Behavioral and Brain Sciences



The E-Z Reader model of eye-movement control in reading: Comparisons to other models


Erik D. Reichle a1, Keith Rayner a2 and Alexander Pollatsek a3
a1 Department of Psychology, University of Pittsburgh, Pittsburgh, PA 15260 reichle@pitt.edu
a2 Department of Psychology, University of Massachusetts, Amherst, Amherst, MA 01003 rayner@psych.umass.edu
a3 Department of Psychology, University of Massachusetts, Amherst, Amherst, MA 01003 pollatsek@psych.umass.edu

Abstract

The E-Z Reader model (Reichle et al. 1998; 1999) provides a theoretical framework for understanding how word identification, visual processing, attention, and oculomotor control jointly determine when and where the eyes move during reading. In this article, we first review what is known about eye movements during reading. Then we provide an updated version of the model (E-Z Reader 7) and describe how it accounts for basic findings about eye movement control in reading. We then review several alternative models of eye movement control in reading, discussing both their core assumptions and their theoretical scope. On the basis of this discussion, we conclude that E-Z Reader provides the most comprehensive account of eye movement control during reading. Finally, we provide a brief overview of what is known about the neural systems that support the various components of reading, and suggest how the cognitive constructs of our model might map onto this neural architecture.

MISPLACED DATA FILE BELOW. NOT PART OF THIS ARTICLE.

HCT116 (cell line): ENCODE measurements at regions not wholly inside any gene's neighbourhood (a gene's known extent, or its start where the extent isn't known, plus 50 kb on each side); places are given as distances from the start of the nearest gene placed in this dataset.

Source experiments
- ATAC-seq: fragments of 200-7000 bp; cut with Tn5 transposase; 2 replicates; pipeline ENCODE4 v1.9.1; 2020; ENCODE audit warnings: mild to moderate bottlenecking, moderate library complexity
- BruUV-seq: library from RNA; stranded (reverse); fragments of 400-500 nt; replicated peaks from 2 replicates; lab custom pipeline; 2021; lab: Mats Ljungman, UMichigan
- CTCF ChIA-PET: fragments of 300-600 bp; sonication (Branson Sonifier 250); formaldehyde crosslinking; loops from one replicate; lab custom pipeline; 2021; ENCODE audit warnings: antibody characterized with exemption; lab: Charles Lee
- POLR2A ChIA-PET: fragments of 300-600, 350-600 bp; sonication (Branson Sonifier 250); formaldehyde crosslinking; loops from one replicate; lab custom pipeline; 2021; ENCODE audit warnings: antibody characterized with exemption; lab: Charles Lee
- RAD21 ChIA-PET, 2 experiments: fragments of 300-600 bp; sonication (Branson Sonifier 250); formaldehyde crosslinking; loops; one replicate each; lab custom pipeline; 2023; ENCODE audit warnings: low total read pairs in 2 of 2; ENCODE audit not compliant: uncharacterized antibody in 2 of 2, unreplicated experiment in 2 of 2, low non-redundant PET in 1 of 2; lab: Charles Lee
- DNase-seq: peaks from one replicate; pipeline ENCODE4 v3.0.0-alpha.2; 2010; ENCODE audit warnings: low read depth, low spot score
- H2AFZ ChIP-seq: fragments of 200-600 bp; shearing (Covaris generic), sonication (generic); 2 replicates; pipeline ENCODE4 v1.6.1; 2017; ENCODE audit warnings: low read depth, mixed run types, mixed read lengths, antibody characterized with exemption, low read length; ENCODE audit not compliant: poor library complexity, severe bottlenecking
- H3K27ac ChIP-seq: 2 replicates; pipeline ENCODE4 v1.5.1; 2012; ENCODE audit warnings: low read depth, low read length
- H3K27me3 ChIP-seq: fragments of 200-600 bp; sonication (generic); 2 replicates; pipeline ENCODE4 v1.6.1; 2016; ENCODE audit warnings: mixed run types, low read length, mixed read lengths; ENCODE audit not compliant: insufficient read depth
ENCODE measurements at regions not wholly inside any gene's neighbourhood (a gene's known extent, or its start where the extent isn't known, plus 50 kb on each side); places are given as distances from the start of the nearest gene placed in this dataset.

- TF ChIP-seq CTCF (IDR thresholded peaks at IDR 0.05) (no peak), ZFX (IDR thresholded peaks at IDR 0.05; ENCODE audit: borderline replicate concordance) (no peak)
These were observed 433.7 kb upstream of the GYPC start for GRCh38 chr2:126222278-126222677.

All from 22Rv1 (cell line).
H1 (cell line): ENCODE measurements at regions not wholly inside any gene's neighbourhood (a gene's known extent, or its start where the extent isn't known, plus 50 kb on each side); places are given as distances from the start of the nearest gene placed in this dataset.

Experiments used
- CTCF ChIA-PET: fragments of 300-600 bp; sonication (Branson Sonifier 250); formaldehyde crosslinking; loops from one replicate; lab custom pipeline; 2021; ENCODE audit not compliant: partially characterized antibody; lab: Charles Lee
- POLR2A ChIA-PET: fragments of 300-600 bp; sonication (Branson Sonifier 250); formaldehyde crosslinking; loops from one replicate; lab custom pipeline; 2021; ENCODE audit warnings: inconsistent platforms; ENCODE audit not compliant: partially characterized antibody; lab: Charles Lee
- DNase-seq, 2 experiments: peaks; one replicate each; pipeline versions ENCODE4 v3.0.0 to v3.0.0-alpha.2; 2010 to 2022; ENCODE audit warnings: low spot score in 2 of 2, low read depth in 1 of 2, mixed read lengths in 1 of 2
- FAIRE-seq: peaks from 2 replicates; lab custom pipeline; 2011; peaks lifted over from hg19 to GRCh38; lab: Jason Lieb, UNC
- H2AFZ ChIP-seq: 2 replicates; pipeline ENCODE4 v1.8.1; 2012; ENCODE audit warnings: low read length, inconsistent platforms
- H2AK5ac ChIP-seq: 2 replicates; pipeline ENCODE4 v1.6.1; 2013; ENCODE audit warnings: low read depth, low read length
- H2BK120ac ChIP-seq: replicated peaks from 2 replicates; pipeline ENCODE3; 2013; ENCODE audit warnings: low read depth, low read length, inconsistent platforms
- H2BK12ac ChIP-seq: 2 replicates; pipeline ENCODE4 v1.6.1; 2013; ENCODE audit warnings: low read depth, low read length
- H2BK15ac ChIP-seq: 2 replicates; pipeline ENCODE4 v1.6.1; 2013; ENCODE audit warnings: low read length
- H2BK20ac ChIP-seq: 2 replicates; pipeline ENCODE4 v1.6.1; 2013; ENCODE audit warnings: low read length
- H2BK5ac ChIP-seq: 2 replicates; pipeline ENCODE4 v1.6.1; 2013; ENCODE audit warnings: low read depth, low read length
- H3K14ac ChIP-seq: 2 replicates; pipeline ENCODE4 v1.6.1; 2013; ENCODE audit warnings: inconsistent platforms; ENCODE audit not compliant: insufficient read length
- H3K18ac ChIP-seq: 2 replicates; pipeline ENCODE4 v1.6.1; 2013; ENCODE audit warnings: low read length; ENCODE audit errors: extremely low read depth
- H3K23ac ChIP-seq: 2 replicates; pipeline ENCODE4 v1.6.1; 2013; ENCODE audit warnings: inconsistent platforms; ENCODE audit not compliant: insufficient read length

Key Words: attention; eye-movement control; E-Z Reader; fixations; lexical access; models; reading; regressions; saccades.


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